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I was looking on wikipedia, and found that the following expression cannot be expressed in terms of elementary functions:

$$\int\frac{1}{\ln(x)}\text{d}x$$

Although the function looks simple, why is it impossible to express it in terms of elementary functions?

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    $\begingroup$ There is no relation between the conciseness of a symbolic expression and its integrability. Even $1/x$ cannot be antiderived if you haven't defined the logarithm. $\endgroup$
    – user65203
    Commented Dec 16, 2014 at 17:34
  • $\begingroup$ See Liouville's theorem and the Risch algorithm. $\endgroup$
    – Lucian
    Commented Dec 16, 2014 at 22:11

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You can prove that this antiderivative is non-elementary using differential algebra (in particular the Rothstein-Trager theorem). The fact is that, contrary to what you see in most first-year calculus courses, "most" elementary functions do not have elementary antiderivatives.

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No, this is a well-known (to those who know it!) special function, called the log integral function, $\text{li}(x)$.

Sometimes this happens with functions that we are interested in and that's what makes special functions, well, special. Here's a list of other popular/useful integrals that give rise to special functions.

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  • $\begingroup$ Good point, if you could give some explanation as to why, I think the OP would appreciate it. $\endgroup$ Commented Dec 16, 2014 at 17:35
  • $\begingroup$ All tautologies are true. ;-) $\endgroup$
    – JohnD
    Commented Dec 16, 2014 at 17:39
  • $\begingroup$ You do not need the li function, as most values are just Ei(ln(x))=li(x) as seen in the “list” link. $\endgroup$ Commented Sep 15, 2021 at 13:48
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First of all every when mathematicians say that a function is integrable, they mean only that the integral is well defined — that is, that the integral makes mathematical sense.

In practical terms, integrability hinges on continuity: If a function is continuous on a given interval, it’s integrable on that interval. Additionally, if a function has only a finite number of some kinds of discontinuities on an interval, it’s also integrable on that interval.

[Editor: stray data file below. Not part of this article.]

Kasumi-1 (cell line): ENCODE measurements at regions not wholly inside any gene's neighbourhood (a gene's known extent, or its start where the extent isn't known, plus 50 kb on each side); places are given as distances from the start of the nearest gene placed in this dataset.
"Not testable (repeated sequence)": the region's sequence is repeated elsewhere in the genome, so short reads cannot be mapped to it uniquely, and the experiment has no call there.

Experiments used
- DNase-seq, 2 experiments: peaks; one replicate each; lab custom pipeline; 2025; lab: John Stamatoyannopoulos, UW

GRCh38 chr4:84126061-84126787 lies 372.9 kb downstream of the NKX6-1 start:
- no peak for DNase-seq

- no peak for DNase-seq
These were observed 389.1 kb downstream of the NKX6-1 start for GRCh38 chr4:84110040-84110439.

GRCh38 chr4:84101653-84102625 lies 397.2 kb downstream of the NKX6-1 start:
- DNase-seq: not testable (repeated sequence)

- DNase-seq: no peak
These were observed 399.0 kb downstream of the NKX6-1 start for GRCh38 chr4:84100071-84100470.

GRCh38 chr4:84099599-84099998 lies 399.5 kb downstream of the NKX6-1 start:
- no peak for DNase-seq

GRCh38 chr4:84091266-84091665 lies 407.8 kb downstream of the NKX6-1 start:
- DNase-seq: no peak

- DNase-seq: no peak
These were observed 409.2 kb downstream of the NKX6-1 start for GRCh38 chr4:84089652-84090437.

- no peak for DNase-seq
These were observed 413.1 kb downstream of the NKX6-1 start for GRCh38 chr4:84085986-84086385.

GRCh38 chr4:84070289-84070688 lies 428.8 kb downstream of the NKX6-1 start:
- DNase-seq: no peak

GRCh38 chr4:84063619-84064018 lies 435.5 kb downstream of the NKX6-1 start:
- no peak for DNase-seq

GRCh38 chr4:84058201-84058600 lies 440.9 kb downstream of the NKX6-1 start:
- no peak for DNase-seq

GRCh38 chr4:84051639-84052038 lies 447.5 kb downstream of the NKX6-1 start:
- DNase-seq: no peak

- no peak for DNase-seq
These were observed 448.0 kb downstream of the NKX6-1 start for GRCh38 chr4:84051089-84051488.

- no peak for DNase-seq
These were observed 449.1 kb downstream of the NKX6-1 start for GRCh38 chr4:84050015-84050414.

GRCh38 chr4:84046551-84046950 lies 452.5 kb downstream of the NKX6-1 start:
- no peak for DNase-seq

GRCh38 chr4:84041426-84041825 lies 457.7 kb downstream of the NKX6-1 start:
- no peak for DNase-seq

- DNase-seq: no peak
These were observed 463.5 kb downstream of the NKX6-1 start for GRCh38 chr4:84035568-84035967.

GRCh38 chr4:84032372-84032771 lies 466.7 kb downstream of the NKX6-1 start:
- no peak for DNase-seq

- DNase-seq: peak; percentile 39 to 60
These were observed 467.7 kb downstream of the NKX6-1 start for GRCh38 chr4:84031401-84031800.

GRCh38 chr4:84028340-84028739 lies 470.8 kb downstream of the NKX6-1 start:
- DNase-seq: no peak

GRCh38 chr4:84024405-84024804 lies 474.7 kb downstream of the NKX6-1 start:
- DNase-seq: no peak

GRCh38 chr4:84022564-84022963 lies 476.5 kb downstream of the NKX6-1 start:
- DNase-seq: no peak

Loosely speaking, integral is the limit of the Riemann sums of a function as the partitions get finer. If the limit exists then the function is said to be integrable (or more specifically Riemann-integrable) Riemann sum is an approximation that takes the form Σ f(x)*Δx.The sum is calculated by dividing the region up into shapes (rectangles), trapezoids), (parabolas), or (cubicss) that together form a region that is similar to the region being measured, then calculating the area for each of these shapes, and finally adding all of these small areas together. This approach can be used to find a numerical approximation for a definite integral even if the fundamental theorem of calculus does not make it easy to find a closed-form solution.(its pretty much simple application of definite integrals in finding area under curve) Actually 1/lnx is not closed form here is the wonderful article about closed formclosed form description Since I/lnx is not closed form so it is not elementary function so naively you can say that it has no elementary antiderivative

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    $\begingroup$ "Actually 1/lnx is not closed form here is the wonderful article about closed formclosed form description Since I/lnx is not closed form so it is not integrable (Riemann...)" Utterly false! $e^{-x^2}$ is Riemann integrable in any bounded interval but $\int e^{-x^2}dx$ isn't elementary. $1/x$ isn't Riemann integrable in any interval that contains zero, but $\int(1/x)dx = \ln|x|$ is elementary. $\endgroup$ Commented Jun 21, 2015 at 10:01

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